Other Clark I think Gen 3:16 and related scriptures are hard to make sense of. I don’t know what to make of it. Certainly the treatment of women through history is horrific. Even those who try and be charitable seem caught in cultural traditions that exclude and repress women. That just doesn’t seem Christlike. Yet the Church is always part and parcel of the culture the members find themselves in.

    Even if one buys a literalist reading of Gen 3:16 I can’t help but think that’s at best the fallen state and thereby describing the fallen society Adam and Eve were cast out into. (This makes a lot of sense if you buy the idea of pre-Adamites and being cast among these people from the garden) My best solution is that as we enter into the atonement through baptism and the baptism of the Holy Ghost that we move out of this worldly society back into Eden where this simply wasn’t true. (There’s actually a way to read the temple in this way too although I wouldn’t be comfortable going into the details here) In this case as we become Terrestrial (the world of the garden) or better yet Celestial (Adam and Eve before being put in the garden) our relationships improve and move away from the violence of this fallen world.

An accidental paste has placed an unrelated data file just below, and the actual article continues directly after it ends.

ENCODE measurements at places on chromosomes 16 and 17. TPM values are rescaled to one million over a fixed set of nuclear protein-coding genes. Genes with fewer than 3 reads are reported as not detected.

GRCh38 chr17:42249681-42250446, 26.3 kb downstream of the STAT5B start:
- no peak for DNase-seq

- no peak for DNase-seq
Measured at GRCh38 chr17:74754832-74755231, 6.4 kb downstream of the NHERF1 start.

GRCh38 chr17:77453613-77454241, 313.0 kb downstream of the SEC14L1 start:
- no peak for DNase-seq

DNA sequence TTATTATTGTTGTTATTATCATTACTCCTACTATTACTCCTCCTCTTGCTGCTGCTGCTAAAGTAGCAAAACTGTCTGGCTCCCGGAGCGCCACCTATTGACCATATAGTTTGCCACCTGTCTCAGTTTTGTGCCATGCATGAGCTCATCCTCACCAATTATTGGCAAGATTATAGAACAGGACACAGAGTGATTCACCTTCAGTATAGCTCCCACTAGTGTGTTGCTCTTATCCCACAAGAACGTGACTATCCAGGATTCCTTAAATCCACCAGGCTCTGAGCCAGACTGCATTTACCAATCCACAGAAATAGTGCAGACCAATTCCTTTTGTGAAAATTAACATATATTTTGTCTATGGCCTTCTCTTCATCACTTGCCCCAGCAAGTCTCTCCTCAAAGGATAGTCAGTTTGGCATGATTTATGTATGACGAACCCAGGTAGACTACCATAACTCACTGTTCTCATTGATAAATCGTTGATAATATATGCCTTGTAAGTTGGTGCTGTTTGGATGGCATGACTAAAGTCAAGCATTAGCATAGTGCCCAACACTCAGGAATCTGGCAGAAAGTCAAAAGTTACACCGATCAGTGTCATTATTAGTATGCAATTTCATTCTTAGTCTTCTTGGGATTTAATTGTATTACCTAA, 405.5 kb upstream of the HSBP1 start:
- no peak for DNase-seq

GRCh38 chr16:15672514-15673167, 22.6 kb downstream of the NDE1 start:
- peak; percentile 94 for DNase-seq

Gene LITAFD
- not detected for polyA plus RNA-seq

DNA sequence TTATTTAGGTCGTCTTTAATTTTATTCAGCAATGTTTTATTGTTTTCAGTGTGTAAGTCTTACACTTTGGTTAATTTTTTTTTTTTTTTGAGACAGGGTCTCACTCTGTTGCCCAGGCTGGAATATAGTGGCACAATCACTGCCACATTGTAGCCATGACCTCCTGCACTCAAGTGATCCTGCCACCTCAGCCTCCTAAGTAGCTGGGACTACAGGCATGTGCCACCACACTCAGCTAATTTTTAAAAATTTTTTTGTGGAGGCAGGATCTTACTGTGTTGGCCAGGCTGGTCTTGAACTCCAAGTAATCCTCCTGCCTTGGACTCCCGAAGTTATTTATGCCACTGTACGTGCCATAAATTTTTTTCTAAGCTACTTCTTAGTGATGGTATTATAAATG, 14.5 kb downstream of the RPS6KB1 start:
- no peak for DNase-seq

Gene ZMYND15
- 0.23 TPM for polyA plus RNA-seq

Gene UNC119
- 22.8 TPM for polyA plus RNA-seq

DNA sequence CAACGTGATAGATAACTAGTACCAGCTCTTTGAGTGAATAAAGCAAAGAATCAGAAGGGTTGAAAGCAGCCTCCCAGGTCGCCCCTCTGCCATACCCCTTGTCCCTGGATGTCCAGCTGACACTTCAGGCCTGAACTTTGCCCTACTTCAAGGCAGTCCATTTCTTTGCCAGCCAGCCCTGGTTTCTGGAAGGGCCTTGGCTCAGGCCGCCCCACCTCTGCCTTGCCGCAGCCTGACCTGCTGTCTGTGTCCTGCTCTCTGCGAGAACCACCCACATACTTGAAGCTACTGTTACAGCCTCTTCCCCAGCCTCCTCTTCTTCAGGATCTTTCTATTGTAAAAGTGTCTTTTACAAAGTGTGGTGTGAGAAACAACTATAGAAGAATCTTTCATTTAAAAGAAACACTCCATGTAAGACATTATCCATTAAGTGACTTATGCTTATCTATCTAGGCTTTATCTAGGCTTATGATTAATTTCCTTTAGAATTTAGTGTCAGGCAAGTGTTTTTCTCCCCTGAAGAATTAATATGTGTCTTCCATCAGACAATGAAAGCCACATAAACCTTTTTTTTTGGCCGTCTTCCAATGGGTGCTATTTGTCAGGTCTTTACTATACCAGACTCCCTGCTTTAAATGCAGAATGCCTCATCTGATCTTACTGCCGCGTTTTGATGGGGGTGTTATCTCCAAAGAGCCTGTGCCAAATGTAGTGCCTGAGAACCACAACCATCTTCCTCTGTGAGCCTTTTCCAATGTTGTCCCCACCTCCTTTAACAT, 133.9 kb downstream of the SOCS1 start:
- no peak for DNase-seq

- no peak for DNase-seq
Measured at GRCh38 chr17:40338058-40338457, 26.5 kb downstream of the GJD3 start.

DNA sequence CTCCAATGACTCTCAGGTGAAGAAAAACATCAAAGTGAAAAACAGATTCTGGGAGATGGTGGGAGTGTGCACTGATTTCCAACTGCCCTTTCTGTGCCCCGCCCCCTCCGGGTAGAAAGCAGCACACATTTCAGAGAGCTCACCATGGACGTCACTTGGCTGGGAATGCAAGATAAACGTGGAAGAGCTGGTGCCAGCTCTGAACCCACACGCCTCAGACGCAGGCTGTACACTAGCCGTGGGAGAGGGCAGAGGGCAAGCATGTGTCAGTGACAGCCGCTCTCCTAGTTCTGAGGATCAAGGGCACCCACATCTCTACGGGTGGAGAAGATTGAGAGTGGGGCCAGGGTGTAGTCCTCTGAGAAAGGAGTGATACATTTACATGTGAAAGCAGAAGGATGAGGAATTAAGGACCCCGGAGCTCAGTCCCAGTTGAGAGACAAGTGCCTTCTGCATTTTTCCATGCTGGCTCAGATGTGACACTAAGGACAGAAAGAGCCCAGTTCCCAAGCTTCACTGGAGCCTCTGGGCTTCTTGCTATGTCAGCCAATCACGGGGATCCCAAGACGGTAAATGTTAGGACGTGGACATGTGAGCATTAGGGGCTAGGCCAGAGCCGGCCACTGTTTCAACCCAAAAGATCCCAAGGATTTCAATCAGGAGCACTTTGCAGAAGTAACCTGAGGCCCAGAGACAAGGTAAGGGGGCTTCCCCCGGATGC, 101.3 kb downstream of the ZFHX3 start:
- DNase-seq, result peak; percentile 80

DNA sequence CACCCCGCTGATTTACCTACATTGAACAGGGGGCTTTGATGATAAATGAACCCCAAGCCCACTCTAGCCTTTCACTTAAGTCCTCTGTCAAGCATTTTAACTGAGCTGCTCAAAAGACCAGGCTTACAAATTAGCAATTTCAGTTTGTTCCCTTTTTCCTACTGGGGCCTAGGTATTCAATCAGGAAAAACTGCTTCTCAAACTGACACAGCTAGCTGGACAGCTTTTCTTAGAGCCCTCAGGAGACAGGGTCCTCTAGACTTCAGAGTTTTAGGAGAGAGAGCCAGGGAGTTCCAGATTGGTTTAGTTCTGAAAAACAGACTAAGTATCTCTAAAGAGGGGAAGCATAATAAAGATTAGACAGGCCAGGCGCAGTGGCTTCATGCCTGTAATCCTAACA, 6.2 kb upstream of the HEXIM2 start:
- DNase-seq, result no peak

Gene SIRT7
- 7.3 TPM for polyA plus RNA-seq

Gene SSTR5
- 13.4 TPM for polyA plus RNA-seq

I’d add that our goal ought to be to establish a celestial community here and now. (Like the City of Enoch) If this reading is correct, justifying certain acts by appealing to Gen 3:16 is trying to establish a telestial city rather than a celestial one like Enoch.